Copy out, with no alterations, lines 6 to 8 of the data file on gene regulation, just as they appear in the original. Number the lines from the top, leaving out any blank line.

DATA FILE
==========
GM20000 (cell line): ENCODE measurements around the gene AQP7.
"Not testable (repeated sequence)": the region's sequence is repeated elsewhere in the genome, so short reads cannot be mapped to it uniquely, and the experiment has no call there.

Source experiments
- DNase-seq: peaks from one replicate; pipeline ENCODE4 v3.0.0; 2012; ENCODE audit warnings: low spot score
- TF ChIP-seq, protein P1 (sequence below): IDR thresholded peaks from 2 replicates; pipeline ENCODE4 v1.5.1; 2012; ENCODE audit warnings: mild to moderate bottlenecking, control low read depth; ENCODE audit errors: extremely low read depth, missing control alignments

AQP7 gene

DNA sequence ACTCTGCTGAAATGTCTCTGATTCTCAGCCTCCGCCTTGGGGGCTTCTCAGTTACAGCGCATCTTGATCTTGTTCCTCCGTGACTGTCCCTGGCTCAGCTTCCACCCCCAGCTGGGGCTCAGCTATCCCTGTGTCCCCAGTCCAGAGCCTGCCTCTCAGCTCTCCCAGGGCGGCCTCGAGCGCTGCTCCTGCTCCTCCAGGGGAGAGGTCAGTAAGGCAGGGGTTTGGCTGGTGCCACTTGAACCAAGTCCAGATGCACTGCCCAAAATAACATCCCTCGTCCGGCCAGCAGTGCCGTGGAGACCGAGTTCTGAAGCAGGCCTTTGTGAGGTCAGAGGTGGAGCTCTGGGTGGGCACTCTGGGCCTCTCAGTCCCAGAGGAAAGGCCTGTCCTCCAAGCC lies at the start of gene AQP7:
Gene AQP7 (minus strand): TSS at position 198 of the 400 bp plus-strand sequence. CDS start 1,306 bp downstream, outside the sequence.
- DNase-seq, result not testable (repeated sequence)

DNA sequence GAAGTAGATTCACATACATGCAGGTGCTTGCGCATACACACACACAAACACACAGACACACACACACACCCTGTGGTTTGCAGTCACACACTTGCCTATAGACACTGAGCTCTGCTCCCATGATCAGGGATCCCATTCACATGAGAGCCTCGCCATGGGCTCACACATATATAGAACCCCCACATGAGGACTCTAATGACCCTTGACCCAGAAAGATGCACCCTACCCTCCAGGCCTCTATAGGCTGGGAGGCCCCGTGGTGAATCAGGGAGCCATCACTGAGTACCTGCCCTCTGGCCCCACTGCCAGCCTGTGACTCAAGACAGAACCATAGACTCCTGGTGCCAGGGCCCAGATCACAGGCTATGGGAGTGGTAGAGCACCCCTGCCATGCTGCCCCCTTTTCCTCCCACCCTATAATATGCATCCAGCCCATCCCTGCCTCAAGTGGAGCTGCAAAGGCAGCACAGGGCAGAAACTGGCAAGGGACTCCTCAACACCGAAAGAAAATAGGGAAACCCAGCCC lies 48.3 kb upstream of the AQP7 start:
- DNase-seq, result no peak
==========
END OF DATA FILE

AQP7 gene

DNA sequence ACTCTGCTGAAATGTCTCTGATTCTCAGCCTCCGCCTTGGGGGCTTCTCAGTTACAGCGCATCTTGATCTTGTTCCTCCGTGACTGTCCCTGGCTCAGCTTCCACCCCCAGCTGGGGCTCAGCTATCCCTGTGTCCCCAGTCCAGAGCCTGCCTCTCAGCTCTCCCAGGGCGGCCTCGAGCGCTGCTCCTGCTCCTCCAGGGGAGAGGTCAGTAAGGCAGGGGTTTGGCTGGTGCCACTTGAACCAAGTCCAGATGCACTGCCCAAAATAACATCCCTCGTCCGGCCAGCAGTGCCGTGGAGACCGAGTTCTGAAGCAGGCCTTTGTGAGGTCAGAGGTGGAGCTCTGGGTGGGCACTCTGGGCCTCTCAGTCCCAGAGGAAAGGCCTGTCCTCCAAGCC lies at the start of gene AQP7:
Gene AQP7 (minus strand): TSS at position 198 of the 400 bp plus-strand sequence. CDS start 1,306 bp downstream, outside the sequence.